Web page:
||First Novels - Mags, Dogs, Blues, & Calumny
by Eva Tihanyi
Sure to raise the hackles of Toronto's close-knit magazine world is George Galt's highly entertaining roman-à-clef Scribes & Scoundrels (ECW Press, 251 pages, $18.95 paper), the story of Max Vellen, an editor at Berger's, pitted against the mighty print mogul Edward Clubb: arrogant, vain, unequivocally right-wing, and far too powerful for everyone else's good. It's easy to recognize the real-life models even if one isn't a media insider-Saturday Night, probably Galt himself, and of course Conrad Black-and this is undeniably part of the book's appeal. It is a revenge fantasy, a comic tale, and a satirical indictment of the magazine industry all rolled into one.
The plot is tight and unfolds smoothly, Galt crisscrossing the various lines of Max's professional and personal lives with dexterity. The former includes a lawsuit launched by Clubb as a response to a competing magazine's unabashedly nasty profile of him; an overweening freelance writer who is late with a cover feature on the prime minister (a feature the prime minister's good friend Clubb would prefer to kill because of its negative viewpoint); a self-serving, unscrupulous editor-in-chief regarded as an "evil gnome" who is on no-one's side but his own. The latter revolves mainly around Max's ex-girlfriend Sarah, who is in the process of publicly humiliating him. She has written an article for a women's magazine which details their relationship from its inception, when he answered her personal ad. All these sub-plots work well together.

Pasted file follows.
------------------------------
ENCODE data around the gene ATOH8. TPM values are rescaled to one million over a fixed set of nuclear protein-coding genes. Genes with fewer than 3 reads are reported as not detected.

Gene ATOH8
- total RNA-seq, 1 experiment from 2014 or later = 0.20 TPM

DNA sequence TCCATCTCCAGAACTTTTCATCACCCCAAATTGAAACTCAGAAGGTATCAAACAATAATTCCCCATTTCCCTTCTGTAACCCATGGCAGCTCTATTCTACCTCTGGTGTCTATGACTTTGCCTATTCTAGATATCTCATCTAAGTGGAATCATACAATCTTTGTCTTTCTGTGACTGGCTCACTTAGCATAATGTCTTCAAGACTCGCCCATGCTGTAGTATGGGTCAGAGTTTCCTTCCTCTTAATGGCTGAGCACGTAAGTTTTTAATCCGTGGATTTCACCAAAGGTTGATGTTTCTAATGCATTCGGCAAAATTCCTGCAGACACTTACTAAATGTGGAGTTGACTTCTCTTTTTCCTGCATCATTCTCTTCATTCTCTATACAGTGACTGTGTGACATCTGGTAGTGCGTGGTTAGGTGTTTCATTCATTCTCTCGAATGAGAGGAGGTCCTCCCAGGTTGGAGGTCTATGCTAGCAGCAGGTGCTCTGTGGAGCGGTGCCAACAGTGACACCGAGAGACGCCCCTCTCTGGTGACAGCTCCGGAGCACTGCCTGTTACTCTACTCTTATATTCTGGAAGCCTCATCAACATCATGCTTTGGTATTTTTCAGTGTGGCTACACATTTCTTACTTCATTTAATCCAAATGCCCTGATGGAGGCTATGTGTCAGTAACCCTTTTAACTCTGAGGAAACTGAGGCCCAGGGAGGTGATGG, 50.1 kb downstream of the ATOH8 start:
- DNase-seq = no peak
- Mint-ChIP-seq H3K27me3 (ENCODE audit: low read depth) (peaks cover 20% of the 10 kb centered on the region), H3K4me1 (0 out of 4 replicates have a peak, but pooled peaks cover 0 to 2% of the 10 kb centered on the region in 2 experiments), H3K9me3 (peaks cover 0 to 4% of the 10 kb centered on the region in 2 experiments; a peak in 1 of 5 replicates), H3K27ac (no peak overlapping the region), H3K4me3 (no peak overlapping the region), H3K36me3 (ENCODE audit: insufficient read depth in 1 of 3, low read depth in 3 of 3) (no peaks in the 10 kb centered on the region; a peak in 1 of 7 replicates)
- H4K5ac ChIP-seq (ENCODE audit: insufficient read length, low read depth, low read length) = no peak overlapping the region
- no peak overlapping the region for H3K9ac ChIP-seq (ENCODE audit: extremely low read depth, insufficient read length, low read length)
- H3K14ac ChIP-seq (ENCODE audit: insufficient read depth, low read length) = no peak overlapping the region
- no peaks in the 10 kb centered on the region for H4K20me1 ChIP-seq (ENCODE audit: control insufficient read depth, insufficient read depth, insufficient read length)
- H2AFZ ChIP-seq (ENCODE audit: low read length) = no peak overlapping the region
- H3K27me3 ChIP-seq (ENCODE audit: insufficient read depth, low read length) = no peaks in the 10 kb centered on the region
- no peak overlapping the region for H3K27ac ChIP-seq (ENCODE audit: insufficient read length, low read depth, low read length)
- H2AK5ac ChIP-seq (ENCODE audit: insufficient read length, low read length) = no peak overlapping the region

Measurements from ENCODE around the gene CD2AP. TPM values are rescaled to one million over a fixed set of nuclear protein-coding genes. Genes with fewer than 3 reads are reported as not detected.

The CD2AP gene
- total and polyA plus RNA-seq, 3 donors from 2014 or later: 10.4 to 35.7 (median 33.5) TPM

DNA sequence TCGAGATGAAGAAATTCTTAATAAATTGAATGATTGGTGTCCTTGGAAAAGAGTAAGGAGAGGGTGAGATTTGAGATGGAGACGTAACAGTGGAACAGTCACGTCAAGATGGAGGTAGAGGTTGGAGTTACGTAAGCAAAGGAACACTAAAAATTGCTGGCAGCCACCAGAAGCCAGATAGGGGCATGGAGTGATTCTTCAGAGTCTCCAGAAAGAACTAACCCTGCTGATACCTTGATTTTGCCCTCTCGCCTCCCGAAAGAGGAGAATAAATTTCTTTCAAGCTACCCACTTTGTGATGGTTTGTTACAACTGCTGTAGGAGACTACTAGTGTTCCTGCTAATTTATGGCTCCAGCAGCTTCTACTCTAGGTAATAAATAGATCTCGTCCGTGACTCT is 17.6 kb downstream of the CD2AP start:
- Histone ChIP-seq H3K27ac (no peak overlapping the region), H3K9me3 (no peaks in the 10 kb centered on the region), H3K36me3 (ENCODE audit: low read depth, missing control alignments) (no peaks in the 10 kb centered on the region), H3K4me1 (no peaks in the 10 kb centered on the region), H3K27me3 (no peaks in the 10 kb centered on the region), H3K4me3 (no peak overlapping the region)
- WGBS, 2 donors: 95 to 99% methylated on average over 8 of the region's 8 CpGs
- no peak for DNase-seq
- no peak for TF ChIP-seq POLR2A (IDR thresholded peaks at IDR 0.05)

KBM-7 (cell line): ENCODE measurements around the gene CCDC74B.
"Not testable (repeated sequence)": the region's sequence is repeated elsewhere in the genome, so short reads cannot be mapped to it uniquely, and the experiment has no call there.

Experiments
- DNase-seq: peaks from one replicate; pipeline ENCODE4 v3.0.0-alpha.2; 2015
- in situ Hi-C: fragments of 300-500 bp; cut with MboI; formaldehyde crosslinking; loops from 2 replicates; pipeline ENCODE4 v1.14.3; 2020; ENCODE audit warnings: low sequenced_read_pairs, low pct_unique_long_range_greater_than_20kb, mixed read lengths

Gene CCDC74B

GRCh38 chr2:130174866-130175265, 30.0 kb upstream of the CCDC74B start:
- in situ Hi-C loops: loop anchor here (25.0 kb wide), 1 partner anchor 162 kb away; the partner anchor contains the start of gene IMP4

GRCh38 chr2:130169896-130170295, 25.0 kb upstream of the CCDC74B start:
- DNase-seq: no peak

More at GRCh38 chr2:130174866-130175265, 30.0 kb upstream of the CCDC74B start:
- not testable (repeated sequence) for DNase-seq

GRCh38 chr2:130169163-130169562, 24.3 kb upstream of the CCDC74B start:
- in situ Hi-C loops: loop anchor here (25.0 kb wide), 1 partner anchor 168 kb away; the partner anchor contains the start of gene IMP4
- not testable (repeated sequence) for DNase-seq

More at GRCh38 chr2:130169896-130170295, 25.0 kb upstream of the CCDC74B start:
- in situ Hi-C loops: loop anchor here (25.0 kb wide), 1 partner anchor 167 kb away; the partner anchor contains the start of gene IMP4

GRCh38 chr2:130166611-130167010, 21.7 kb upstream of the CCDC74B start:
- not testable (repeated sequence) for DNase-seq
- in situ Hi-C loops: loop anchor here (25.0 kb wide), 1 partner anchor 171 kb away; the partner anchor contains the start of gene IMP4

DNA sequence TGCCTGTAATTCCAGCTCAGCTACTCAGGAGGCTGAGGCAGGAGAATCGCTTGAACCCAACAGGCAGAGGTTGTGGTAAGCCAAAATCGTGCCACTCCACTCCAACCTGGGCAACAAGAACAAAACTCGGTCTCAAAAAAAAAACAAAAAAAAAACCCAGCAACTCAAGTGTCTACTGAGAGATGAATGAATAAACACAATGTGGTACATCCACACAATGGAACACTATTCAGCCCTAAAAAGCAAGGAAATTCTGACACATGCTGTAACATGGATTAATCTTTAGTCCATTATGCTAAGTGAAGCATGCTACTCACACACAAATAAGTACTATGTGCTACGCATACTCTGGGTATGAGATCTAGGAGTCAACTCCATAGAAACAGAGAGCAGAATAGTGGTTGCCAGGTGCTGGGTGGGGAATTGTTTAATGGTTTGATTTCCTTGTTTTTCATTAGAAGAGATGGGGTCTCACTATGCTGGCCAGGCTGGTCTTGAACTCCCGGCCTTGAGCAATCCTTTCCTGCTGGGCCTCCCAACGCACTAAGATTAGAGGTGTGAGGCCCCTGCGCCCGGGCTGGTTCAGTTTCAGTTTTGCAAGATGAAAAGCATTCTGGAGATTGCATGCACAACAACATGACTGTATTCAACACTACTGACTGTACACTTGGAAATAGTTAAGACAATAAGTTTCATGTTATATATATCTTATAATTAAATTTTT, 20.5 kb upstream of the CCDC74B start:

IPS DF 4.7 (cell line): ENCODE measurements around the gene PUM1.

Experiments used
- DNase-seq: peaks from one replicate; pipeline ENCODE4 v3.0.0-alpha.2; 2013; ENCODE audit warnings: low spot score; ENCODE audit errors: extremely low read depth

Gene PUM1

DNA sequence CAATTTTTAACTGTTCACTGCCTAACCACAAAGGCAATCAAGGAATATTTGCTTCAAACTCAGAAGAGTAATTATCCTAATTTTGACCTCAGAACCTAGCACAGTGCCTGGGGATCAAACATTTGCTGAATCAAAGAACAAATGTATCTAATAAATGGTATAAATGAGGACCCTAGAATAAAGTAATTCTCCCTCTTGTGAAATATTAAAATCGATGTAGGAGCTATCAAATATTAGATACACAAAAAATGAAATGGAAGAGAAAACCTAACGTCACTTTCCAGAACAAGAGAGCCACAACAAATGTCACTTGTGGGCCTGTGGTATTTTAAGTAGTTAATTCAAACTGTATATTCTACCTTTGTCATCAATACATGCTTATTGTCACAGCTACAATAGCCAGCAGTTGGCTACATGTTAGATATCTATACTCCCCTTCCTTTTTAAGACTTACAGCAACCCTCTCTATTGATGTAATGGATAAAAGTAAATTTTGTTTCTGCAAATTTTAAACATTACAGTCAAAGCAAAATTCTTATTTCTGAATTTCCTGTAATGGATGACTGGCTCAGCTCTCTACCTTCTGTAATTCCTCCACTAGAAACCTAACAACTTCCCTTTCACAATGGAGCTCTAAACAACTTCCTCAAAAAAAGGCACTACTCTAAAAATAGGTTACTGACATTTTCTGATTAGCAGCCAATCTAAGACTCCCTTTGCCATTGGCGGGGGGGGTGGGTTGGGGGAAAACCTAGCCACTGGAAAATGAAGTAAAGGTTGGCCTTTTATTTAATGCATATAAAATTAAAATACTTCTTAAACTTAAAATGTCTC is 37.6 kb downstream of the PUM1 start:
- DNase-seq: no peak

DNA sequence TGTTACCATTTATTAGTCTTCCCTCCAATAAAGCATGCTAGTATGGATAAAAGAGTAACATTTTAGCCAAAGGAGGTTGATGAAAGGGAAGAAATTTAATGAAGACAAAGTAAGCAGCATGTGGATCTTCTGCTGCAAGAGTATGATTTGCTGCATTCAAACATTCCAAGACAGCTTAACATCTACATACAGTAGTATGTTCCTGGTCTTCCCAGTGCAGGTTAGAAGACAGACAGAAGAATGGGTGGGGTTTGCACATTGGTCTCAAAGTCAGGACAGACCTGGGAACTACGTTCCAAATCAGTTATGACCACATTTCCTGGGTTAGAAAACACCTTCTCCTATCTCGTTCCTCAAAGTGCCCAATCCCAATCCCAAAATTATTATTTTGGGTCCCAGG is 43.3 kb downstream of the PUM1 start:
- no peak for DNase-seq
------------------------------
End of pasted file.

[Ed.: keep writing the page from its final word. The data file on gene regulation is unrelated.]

Unfortunately, though, this is not a book with lasting appeal. Truly successful satires-and admittedly they're rare-reach beyond their original impetus, transcend their specific context, are fierce in their condemnation of human folly in general, not merely particular people. And, in this sense, Scribes & Scoundrels is tame, its bark better than its bite.